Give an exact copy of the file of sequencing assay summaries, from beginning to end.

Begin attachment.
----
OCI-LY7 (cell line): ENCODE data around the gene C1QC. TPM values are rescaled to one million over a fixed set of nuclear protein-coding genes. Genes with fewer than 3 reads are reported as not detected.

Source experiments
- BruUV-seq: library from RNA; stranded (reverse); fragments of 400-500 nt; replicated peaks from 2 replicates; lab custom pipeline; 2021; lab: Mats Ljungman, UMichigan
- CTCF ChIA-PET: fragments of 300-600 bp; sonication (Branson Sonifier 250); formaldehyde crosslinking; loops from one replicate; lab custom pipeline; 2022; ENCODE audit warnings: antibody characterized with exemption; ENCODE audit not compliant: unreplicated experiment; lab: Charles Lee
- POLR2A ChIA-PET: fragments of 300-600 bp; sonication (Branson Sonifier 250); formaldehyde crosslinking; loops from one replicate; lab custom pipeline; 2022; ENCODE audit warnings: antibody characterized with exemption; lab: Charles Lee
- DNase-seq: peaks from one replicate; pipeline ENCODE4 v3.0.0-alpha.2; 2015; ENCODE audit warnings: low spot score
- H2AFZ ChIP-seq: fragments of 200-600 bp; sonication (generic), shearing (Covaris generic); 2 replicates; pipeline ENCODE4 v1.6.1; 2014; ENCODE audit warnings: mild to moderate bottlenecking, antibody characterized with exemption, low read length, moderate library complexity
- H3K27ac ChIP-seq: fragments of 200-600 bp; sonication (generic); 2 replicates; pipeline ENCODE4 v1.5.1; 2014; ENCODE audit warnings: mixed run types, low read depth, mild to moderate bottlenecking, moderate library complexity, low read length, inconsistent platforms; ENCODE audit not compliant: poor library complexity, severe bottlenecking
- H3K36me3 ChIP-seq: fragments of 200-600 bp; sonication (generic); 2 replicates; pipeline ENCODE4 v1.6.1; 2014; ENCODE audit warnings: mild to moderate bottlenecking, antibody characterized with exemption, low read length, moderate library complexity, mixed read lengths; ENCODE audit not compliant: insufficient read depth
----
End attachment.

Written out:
OCI-LY7 (cell line): ENCODE data around the gene C1QC. TPM values are rescaled to one million over a fixed set of nuclear protein-coding genes. Genes with fewer than 3 reads are reported as not detected.

Source experiments
- BruUV-seq: library from RNA; stranded (reverse); fragments of 400-500 nt; replicated peaks from 2 replicates; lab custom pipeline; 2021; lab: Mats Ljungman, UMichigan
- CTCF ChIA-PET: fragments of 300-600 bp; sonication (Branson Sonifier 250); formaldehyde crosslinking; loops from one replicate; lab custom pipeline; 2022; ENCODE audit warnings: antibody characterized with exemption; ENCODE audit not compliant: unreplicated experiment; lab: Charles Lee
- POLR2A ChIA-PET: fragments of 300-600 bp; sonication (Branson Sonifier 250); formaldehyde crosslinking; loops from one replicate; lab custom pipeline; 2022; ENCODE audit warnings: antibody characterized with exemption; lab: Charles Lee
- DNase-seq: peaks from one replicate; pipeline ENCODE4 v3.0.0-alpha.2; 2015; ENCODE audit warnings: low spot score
- H2AFZ ChIP-seq: fragments of 200-600 bp; sonication (generic), shearing (Covaris generic); 2 replicates; pipeline ENCODE4 v1.6.1; 2014; ENCODE audit warnings: mild to moderate bottlenecking, antibody characterized with exemption, low read length, moderate library complexity
- H3K27ac ChIP-seq: fragments of 200-600 bp; sonication (generic); 2 replicates; pipeline ENCODE4 v1.5.1; 2014; ENCODE audit warnings: mixed run types, low read depth, mild to moderate bottlenecking, moderate library complexity, low read length, inconsistent platforms; ENCODE audit not compliant: poor library complexity, severe bottlenecking
- H3K36me3 ChIP-seq: fragments of 200-600 bp; sonication (generic); 2 replicates; pipeline ENCODE4 v1.6.1; 2014; ENCODE audit warnings: mild to moderate bottlenecking, antibody characterized with exemption, low read length, moderate library complexity, mixed read lengths; ENCODE audit not compliant: insufficient read depth